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Should a philosopher file a law-suit against someone for assault? ‘No’, is the firm answer of Musonius. He says that he would never file a law-suit against anyone for assault. Study of philosophy is not worthwhile to file such law-suits. When do people think they are hurt or injured? When do they experience such things? Musonius says “These things include being jeered at, beaten, spat upon and with assaults being the worst of these outrages,” Spartan boys, when they are whipped in public, make it clear that such things are neither shameful nor injurious. Musonius believes, “If a philosopher cannot scorn blows or jeering, he is useless; a philosopher must make it clear that he scorns even death” Such statement gives rise to many questions. To scorn or ignore the jeers and abuses is not like scorning death. To react to such things is like the reflex action of winking or closing of eyes when something comes near or touches the eyes. Whether a person is a common man or a philosopher, should he suffer all unjust injuries and assaults without any reaction or protest? How would it effect insensitive cruelty with evil intentions? It is just like non-violent resistance advocated by Gandhiji. In a way, this is what Jesus Christ preached also. It is quite right that a thoughtful and sensible person is disturbed by none of these things. But, such principles cannot be practised enmasse nor is it practicable in a society of rogues and rowdies. Musonius gives example of Socrates who refused to be upset when he was publicly ridiculed in the theatre by the playwright Aristophanes. Phoenicious, the good person did not even consider bringing charges against a person who insulted his wife. But, how many of us can be Socrates and Phoenicious? [ This is a question to ponder upon. Principle of non-violent resistance brings chaos in a society and increases unruly behaviour] However, it needs Herculean effort and patience to practise this principle. Musonius advocates: “Plotting how to bite back someone who bites and returns evil against the one who first did evil –this is characteristic of a beast and not a man” “It is the characteristic of a civilized person and of human temperament not to respond to wrongs as a beast would and not to be implacable towards those who offend, but to provide them with a model of decent behaviour … “ He declares that a philosopher who thinks it is right to forgive someone who offends him is better than one who thinks he must defend himself by filing law-suits. Agriculture that aids one to earn his livelihood is the most suitable occupation for a philosopher, according to Musonius. Even if a person does not own lands, he may work in someone else’s lands and earn his living. He praises the bountifulness and repaying power of earth and this endears people to love agriculture and have contact with nature. He says “The earth repays most beautifully and justly, those who care for her, giving back many times what she received. For someone willing to work, she supplies an abundance of all the things necessary for life and does so in a seemly and shame-free manner”. He opines that agricultural tasks provide abundant leisure for the soul to do deep thinking and to reflect on the nature of education. It leaves enough strength for the soul to contemplate on better things and gain wisdom. And this happens to be the goal of every philosopher. Moreover, it is in accordance with nature to be nourished from the earth which is our nurse and mother. It is more beneficial to live in a village for all true lovers of philosophy who love learning or teaching essential things. [Such an atmosphere will surely benefit a student also, as it was in ‘Gurukulas’ of ancient India] Farming, he says, will never get in the way of learning or teaching essential things. As such, farming will be the ideal occupation for a philosopher.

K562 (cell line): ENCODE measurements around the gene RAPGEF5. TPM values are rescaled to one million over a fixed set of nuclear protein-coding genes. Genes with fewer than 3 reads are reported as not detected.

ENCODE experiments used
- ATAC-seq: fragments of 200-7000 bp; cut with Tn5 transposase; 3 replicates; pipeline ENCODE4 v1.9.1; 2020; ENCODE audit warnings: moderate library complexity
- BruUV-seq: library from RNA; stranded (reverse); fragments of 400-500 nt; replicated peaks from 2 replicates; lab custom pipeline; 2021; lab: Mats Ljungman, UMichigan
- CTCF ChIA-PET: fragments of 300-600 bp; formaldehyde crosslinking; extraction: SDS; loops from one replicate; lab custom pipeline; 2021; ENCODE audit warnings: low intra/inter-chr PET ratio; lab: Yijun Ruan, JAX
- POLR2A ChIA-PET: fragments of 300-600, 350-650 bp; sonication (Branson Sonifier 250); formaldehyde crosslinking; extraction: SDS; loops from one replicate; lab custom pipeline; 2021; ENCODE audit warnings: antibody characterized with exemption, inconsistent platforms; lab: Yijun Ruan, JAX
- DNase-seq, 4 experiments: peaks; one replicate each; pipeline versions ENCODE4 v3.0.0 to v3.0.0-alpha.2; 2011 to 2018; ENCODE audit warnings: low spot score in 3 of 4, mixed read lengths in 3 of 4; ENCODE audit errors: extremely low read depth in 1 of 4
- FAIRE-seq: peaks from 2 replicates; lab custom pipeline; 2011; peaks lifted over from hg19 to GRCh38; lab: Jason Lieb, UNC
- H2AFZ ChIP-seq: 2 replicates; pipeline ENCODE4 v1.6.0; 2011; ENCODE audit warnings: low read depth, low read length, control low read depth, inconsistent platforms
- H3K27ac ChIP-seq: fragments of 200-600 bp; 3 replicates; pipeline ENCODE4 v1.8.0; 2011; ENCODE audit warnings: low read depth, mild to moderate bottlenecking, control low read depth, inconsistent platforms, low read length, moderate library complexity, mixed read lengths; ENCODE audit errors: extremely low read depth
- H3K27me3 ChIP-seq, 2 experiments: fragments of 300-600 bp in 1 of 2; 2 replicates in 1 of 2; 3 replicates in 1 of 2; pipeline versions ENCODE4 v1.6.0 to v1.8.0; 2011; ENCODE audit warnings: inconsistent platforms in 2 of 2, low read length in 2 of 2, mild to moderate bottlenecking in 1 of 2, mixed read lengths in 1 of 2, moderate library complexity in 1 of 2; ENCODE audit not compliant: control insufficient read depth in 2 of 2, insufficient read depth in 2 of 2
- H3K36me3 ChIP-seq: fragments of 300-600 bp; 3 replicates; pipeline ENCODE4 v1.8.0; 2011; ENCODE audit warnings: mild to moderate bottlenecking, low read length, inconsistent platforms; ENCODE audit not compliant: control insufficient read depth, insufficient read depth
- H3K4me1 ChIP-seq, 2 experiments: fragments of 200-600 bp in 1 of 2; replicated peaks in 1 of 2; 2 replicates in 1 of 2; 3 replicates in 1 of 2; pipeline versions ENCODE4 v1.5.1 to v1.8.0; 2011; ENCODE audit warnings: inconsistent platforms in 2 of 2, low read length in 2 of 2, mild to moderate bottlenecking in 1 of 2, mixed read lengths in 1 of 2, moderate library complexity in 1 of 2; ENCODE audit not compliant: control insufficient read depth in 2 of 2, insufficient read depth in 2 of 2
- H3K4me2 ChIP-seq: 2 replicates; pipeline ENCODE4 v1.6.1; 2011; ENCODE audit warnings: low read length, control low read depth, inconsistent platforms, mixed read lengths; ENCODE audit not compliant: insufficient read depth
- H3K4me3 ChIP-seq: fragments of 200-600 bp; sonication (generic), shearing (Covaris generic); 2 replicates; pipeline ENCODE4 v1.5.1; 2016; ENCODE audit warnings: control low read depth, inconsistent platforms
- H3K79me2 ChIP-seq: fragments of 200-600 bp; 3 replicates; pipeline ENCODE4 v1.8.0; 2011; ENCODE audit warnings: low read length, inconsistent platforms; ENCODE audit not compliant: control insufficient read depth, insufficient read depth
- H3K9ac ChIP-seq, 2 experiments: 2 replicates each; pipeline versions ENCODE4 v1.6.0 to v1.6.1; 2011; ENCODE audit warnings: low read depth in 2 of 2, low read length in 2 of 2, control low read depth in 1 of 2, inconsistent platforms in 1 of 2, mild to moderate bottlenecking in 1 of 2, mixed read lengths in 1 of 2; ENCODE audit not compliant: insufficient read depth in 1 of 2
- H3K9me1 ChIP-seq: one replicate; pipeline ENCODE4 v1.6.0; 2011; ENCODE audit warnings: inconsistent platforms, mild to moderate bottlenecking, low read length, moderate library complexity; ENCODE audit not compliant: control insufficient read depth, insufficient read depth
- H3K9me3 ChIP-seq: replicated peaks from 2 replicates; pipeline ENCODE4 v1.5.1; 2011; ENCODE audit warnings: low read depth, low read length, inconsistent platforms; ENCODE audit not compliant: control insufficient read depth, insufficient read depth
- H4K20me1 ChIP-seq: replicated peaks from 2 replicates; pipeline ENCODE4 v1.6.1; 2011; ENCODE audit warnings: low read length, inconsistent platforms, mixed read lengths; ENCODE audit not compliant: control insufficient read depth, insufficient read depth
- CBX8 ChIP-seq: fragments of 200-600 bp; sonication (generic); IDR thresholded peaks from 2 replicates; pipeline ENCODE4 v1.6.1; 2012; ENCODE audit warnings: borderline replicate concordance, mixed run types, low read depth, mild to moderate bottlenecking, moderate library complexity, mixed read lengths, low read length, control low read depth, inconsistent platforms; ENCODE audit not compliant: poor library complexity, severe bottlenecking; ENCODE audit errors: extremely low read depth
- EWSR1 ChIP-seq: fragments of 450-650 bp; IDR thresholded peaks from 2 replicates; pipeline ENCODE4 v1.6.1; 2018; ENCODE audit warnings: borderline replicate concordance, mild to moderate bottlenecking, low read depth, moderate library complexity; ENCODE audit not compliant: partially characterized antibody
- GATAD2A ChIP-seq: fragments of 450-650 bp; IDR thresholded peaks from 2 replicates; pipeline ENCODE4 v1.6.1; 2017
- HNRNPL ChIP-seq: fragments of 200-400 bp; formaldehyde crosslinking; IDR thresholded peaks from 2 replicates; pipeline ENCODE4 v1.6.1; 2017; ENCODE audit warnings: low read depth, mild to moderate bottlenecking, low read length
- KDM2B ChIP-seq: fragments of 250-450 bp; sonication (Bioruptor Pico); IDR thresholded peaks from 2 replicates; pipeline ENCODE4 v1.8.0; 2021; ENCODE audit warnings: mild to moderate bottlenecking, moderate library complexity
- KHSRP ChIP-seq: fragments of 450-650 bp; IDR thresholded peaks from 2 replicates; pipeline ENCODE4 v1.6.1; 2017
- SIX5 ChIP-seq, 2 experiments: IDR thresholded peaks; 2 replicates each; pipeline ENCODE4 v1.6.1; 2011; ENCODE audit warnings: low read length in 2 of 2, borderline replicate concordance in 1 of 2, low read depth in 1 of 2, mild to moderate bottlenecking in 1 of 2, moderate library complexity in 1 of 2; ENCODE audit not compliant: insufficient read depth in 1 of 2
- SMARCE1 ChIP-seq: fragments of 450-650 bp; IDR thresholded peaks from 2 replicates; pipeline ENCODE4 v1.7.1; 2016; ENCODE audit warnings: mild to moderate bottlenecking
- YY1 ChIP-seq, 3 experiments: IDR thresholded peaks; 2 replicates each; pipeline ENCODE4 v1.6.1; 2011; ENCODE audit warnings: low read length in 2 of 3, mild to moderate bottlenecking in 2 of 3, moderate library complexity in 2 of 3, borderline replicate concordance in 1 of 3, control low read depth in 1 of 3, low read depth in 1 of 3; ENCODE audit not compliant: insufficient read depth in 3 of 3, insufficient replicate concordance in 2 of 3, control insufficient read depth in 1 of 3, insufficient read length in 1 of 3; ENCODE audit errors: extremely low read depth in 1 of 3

Musonius’ views on Sex, marriage and family